Car insurance companies are getting the hang of high technology,
According to the J.D. Power and Associates 2013 U.S. Auto Claims
Satisfaction Study, released Thursday, overall satisfaction among
customers who filed claims increased over the last year, largely
because insurers are using high-tech methods to communicate and pay
But the survey found that repairs are taking longer to complete
and are less likely to be done correctly. (See "
Car accidents: What you need to know
The customer-service giant asked 3,000 claimants to rate their
satisfaction on a number of items related to insurance claims, such
as interaction with the company, the appraisal and repair
processes, and settlement. Overall satisfaction increased six
points to 861 on a 1,000-point scale, and satisfaction with claims
professionals has reached an all-time high, the survey found.
Proactive insurers keep drivers happy, says Mark Garrett,
research director at J.D. Power and Associates. "Claims
professionals are keeping customers informed of the claim progress
at higher rates than in the past."
A process once dominated by phone calls is now complemented by
e-mail and online status updates, technologies that showed a steady
increase in use over the last 12 months, Garrett says.
Settlement satisfaction saw a big increase, jumping 11 points.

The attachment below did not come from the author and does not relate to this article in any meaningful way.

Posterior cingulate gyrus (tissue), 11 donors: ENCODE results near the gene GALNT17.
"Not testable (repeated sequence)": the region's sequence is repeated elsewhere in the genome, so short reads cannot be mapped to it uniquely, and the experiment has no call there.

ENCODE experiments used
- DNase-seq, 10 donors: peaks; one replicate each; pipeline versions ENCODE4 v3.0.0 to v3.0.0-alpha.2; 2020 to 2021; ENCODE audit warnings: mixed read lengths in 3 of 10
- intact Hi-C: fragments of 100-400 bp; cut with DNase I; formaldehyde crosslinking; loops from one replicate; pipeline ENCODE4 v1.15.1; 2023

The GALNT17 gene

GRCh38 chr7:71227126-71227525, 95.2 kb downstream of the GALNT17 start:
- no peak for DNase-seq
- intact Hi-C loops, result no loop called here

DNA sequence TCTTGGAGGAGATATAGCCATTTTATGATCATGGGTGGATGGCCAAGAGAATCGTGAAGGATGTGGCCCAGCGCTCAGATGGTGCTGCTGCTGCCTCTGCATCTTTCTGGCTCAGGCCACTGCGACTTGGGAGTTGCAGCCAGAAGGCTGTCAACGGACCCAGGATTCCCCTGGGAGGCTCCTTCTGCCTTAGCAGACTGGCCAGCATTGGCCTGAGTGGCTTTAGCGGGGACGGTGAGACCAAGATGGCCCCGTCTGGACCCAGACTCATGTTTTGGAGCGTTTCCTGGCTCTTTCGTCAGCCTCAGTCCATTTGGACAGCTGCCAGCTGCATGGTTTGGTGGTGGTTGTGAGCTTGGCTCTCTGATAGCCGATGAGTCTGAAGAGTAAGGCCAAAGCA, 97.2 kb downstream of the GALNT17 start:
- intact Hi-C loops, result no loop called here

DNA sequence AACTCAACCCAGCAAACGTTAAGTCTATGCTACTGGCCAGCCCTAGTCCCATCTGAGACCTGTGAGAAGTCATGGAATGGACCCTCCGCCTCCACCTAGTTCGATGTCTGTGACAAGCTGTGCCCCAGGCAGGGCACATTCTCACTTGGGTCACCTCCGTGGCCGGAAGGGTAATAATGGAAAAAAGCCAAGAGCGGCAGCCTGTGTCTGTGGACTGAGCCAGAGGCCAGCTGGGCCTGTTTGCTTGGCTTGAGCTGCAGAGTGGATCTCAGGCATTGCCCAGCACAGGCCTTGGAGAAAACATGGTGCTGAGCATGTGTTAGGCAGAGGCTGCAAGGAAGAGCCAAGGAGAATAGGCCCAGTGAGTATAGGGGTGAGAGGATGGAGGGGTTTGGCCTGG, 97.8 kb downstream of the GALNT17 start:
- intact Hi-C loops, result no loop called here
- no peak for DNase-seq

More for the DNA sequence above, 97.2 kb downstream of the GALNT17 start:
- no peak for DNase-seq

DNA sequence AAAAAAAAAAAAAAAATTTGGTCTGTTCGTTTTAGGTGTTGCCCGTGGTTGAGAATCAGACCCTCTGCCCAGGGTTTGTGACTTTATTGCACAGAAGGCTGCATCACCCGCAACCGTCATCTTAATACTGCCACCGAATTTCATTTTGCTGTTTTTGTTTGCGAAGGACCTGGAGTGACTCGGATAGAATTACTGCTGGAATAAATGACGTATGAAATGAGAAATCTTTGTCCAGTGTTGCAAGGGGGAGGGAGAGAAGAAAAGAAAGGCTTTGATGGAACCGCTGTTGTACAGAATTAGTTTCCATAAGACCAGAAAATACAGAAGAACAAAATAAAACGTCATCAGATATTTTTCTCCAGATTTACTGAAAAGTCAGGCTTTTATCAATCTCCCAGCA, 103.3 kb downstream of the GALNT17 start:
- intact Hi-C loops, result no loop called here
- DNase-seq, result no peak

Electronic payments put settlements into customers' hands more
quickly. Days required to pay a claim fell from 16.4 in 2011 to
13.9 in 2012. Total loss claims saw the biggest improvement, with
the average dropping 5.1 days to 18.5 while repairable claims were
settled 1.3 days faster.
Faster checks are great, but the study found that the perceived
fairness of the settlement carries almost equal weight. (See "
What you need to know about insurance claims
While insurers improved their standing with customers, repair
shops are falling behind. The study found that the average cycle
time for repairs increased 1.2 days to 13.5. In addition to an
increase in repair time, satisfaction with the repair process
dropped two points to 862. Failure to fix the vehicle right the
first time is largely responsible for the drop in satisfaction,
with only 89 percent of repaired vehicles passing this test,
compared to 91 percent in 2011.
Improper repairs had a big effect on satisfaction, says Jeremy
Bowler, senior director of the insurance practice at J.D. Power and
Associates. "Failure to repair a vehicle correctly is critical to
the customer experience," he says. "Average satisfaction scores
tumble over 100 points for those who had to bring their vehicle
back for repeat repairs."